marbled rivulets

in the muddied alleyway

where the young boy played

beyond the parapets and balustrades

with globs of new fallen rain

and grimy slush and dreamed of

Marco Polo

{short description of image} SORROWS

Writing as Reverie,

Nick Piombino, The Boundary of Blur,

New York, Roof

Books, 1993: “Play

conceived as the

manipulation of

reminders, an

accumulation of

fragments, passes

through coherence

into speculative

fantasy. The

argument runs

like this: a

child, pausing

before his books,

falls into a

reverie. This


composed in part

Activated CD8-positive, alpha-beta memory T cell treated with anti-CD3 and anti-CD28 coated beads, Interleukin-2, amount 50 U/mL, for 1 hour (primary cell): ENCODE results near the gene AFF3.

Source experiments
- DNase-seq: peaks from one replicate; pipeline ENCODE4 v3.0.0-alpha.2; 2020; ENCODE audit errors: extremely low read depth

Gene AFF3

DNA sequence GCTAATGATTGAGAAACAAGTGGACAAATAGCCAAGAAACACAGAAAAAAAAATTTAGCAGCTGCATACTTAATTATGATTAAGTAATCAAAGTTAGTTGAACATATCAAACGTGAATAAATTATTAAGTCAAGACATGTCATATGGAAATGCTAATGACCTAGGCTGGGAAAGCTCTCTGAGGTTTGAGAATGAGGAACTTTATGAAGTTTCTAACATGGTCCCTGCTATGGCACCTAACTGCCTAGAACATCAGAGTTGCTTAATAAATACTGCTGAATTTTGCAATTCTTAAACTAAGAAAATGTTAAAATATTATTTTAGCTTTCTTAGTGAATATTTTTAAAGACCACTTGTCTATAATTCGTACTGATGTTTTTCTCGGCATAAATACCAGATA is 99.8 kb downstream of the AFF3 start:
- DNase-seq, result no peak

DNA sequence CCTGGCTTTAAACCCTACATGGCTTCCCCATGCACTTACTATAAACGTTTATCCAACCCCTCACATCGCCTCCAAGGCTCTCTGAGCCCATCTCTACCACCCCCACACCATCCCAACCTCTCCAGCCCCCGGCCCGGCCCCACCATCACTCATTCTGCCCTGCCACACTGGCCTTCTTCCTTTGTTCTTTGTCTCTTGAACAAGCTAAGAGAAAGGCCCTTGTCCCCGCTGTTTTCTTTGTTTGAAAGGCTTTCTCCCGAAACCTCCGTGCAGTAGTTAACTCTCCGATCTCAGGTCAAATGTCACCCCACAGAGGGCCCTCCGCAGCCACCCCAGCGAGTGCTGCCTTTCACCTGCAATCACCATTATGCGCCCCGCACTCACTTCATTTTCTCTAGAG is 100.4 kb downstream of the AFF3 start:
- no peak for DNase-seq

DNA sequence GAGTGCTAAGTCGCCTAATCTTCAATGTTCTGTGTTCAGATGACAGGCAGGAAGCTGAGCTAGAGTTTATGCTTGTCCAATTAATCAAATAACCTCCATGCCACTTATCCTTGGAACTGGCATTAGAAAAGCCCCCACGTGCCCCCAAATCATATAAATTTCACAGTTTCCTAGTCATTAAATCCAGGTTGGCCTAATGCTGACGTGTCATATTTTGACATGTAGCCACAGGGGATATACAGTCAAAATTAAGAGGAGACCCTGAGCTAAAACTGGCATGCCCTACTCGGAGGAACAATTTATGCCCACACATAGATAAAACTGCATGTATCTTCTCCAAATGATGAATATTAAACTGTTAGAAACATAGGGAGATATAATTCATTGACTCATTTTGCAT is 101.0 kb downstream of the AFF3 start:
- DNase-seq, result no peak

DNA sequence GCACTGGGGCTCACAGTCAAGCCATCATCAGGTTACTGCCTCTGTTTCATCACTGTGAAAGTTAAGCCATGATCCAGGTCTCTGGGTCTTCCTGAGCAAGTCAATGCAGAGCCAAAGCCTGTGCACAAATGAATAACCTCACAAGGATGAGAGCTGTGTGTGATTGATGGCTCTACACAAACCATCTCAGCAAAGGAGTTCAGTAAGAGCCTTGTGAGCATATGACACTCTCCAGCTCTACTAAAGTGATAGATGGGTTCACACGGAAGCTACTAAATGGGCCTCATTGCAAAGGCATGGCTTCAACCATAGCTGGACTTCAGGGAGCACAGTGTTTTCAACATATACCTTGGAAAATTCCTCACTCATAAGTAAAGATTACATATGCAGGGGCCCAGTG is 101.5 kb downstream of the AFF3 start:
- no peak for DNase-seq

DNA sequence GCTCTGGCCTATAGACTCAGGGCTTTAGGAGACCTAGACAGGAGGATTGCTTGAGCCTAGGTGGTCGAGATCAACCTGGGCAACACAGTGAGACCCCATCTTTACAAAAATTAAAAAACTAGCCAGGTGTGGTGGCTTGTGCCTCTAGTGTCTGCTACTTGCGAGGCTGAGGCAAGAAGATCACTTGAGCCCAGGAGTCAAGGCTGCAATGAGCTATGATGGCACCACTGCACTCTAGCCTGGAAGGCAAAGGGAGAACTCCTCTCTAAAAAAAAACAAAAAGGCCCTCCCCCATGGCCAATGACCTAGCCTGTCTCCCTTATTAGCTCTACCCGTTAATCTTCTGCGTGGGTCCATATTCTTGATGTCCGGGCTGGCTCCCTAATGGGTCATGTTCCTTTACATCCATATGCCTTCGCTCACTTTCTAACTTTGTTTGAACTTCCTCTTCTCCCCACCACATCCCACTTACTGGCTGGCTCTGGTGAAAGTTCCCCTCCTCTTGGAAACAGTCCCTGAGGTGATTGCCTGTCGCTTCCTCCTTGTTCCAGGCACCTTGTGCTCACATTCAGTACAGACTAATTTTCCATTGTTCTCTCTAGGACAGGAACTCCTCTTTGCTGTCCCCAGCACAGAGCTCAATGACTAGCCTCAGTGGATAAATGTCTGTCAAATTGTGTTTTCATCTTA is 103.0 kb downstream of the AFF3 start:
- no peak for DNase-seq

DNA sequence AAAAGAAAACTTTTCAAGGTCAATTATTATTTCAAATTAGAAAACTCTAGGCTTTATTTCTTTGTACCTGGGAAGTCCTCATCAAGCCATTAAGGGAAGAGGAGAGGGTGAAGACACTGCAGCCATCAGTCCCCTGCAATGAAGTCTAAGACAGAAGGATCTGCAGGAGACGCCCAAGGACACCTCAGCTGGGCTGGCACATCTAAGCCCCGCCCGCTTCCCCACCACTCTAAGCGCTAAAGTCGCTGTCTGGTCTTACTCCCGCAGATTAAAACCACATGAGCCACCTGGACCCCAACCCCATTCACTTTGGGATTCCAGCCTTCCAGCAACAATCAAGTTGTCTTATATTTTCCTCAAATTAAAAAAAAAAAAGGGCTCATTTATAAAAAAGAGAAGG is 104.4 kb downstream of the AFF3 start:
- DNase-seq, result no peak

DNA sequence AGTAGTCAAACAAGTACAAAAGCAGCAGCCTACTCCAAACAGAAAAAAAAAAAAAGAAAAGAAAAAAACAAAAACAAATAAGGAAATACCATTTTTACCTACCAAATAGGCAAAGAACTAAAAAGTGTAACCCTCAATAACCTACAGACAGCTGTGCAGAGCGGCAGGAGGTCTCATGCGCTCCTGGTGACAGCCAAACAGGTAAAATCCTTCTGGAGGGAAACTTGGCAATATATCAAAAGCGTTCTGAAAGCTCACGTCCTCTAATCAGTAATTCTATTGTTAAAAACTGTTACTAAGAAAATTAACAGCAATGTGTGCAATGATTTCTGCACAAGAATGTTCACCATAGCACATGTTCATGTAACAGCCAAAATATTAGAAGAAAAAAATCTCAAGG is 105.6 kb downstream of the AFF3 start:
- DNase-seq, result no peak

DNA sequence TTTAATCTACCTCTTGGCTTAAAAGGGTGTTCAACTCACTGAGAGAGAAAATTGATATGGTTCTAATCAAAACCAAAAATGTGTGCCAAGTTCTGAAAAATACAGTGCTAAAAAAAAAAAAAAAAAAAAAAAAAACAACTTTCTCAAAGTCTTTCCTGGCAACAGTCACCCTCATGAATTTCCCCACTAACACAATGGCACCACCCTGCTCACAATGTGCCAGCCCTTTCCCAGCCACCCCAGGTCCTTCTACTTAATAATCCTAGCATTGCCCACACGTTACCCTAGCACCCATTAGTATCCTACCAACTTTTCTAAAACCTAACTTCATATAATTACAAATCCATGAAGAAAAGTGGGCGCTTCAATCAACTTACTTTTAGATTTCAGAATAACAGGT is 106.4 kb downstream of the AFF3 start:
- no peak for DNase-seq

of excessive

thinking about

power and

mastery and a

concurrent, if

hidden and


theme of loss,

an anticipated,

almost yearned-

for loss, becomes

equated with a

particular visit

to the ocean on

an overcast day.

The objects

employed in his

fantasy are


harmonically and

modally into its


leitmotifs. the

visual complements

the emotional sense

but cannot surpass

it. The child is not


reading the

seascape. His

eidetic memory

is fastened to

the concepts

preceding it.”